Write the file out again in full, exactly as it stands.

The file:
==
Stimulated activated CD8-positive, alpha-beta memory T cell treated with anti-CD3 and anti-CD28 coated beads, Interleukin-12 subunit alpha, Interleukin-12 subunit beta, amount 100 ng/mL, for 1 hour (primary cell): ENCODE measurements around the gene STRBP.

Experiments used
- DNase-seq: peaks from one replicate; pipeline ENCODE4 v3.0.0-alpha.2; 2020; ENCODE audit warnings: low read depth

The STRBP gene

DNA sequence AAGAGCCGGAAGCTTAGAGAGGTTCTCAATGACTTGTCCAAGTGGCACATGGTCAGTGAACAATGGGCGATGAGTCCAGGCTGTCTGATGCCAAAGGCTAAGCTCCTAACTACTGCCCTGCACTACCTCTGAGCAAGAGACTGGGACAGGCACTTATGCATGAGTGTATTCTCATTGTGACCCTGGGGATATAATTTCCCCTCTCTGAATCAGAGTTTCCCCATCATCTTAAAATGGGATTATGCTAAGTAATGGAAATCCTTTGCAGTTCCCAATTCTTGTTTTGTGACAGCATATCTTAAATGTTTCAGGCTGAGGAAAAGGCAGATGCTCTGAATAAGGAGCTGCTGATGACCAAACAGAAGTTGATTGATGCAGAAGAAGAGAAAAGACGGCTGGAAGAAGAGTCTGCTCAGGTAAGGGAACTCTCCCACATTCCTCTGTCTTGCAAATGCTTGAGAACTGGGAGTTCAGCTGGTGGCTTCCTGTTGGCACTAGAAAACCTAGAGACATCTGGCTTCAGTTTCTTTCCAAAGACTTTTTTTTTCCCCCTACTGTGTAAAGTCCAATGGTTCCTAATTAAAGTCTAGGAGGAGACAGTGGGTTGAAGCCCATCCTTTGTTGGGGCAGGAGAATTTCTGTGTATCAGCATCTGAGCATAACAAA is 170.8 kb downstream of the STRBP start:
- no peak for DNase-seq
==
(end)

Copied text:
Stimulated activated CD8-positive, alpha-beta memory T cell treated with anti-CD3 and anti-CD28 coated beads, Interleukin-12 subunit alpha, Interleukin-12 subunit beta, amount 100 ng/mL, for 1 hour (primary cell): ENCODE measurements around the gene STRBP.

Experiments used
- DNase-seq: peaks from one replicate; pipeline ENCODE4 v3.0.0-alpha.2; 2020; ENCODE audit warnings: low read depth

The STRBP gene

DNA sequence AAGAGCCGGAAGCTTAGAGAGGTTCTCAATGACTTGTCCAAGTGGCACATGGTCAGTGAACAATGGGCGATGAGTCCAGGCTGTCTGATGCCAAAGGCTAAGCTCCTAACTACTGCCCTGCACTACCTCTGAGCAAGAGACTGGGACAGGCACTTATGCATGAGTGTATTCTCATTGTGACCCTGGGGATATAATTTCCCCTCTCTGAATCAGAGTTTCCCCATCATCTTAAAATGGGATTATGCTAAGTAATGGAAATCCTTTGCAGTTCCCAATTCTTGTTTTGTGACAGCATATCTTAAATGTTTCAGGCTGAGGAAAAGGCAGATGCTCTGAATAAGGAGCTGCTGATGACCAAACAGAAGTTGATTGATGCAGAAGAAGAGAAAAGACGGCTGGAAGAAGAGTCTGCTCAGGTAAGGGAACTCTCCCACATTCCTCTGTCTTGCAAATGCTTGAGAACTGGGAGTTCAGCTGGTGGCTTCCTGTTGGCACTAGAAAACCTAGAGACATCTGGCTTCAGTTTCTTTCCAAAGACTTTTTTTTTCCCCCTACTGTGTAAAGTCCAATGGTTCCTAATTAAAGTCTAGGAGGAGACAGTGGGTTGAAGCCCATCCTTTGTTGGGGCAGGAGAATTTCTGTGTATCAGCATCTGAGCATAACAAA is 170.8 kb downstream of the STRBP start:
- no peak for DNase-seq